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Novak Djokovic’s visa saga divides opinion

CNN spoke to former Australian Deputy Immigration Minister Abul Rizvi for the following advice on Djokovic’s options now that Australian Immigration Minister Alex Hawke has canceled his visa .

The Minister exercised his powers under Section 133 (C) of the Migration Act, which grants him the power to cancel visas on the grounds set out in Section 116 of the Migration Act.

Djokovic and his legal team will now receive a “Cancellation Decision Notice” which will contain relevant information regarding the reasons for canceling his visa.

Upon receipt of this notice, Djokovic should be detained in accordance with Section 189 of the Australian Migration Act, which states that “if an officer knows or reasonably suspects that a person in the migration area (other than an excised offshore location) is a no -lawful national, the officer must detain the person.

If that happens, in order to be released from detention, Djokovic’s lawyers will need to seek an interim order for the 34-year-old to get a transition visa through the courts, with work rights so he can play football. the Australian Open.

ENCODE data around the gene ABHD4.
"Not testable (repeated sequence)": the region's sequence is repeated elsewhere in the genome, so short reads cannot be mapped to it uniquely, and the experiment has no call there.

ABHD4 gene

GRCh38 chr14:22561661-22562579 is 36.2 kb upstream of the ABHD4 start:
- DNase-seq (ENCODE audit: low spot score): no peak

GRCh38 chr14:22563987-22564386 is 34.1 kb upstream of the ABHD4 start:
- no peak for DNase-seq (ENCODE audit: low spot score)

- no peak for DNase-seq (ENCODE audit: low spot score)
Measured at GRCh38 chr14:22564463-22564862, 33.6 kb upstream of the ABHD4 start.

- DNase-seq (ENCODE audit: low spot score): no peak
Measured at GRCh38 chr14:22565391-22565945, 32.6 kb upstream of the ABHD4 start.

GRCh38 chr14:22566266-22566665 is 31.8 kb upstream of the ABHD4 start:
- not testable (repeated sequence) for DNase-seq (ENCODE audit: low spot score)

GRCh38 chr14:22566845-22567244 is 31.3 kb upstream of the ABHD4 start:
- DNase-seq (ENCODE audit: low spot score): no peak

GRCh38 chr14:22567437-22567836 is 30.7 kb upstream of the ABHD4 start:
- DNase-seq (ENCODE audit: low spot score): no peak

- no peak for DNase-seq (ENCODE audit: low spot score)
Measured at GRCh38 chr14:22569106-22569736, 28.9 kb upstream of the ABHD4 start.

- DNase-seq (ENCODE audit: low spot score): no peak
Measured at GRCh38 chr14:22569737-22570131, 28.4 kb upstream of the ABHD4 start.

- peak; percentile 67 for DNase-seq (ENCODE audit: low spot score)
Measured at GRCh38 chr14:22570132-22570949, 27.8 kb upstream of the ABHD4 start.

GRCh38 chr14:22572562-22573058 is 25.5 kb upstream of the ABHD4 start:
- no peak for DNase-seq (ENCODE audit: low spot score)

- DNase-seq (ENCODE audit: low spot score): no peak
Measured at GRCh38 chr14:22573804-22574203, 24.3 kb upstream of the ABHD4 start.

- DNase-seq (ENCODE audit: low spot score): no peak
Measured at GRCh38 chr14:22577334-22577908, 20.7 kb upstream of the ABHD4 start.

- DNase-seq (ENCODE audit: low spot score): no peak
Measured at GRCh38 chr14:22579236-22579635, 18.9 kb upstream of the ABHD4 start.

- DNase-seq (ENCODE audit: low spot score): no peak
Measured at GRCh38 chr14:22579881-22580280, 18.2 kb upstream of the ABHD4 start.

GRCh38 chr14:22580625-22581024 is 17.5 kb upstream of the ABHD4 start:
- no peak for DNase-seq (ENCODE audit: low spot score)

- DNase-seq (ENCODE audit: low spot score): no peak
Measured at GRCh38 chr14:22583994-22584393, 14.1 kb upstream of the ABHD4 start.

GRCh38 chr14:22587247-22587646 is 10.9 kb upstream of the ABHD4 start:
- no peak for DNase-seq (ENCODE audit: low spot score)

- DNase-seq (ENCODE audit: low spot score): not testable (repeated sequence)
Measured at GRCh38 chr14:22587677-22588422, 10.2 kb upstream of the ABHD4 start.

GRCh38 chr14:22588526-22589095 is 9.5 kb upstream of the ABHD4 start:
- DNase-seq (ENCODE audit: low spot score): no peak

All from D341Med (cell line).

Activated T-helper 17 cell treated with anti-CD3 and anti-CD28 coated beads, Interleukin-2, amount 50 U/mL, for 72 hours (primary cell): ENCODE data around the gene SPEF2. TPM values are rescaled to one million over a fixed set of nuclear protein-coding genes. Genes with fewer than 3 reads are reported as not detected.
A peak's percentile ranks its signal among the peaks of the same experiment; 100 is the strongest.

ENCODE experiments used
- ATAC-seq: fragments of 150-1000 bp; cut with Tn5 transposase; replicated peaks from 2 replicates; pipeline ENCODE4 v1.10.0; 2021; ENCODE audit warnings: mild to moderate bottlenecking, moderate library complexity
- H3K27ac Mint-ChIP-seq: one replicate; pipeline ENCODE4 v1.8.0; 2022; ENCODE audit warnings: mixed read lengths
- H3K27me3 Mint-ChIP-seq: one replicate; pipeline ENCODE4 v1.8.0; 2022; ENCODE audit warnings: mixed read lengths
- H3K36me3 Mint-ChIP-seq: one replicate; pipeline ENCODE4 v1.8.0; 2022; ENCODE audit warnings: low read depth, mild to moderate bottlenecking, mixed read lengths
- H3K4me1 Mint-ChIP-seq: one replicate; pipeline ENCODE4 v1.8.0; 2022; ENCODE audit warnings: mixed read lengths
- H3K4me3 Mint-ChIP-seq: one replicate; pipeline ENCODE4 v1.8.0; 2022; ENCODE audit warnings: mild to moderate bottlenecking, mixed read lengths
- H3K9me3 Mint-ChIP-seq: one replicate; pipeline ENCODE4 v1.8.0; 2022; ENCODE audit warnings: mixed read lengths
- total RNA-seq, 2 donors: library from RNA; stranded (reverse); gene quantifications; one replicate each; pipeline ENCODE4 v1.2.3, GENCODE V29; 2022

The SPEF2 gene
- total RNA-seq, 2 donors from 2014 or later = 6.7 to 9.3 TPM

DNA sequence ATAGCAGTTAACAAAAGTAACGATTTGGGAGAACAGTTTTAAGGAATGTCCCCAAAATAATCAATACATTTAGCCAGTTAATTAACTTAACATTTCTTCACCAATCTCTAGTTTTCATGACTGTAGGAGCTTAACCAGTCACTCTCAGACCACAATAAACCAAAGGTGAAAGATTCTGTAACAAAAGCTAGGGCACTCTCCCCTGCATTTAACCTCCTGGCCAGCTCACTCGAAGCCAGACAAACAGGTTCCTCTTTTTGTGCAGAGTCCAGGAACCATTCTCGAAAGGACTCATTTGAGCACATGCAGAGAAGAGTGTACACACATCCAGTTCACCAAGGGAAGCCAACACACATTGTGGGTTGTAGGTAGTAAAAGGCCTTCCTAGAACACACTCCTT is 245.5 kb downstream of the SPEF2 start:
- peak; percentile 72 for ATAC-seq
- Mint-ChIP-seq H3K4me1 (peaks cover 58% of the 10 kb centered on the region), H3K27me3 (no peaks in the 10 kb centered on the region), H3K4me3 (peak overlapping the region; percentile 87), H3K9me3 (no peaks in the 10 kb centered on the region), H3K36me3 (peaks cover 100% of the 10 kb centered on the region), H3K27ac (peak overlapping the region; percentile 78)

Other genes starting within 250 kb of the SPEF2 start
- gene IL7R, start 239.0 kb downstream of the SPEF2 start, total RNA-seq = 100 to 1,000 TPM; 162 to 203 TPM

For a period of 28 days, Djokovic’s legal team can now also make other representations to the minister himself to revoke the annulment.

Djokovic’s legal team can pursue both action plans jointly, they are not mutually exclusive. As his team has already made representations to the minister in this matter, it is unlikely that they will embark on this path again.

The top priority now for Djokovic’s legal team will be to seek an interim court order to release the 34-year-old from detention (if and when that happens), so he can play in the Open. ‘Australia.

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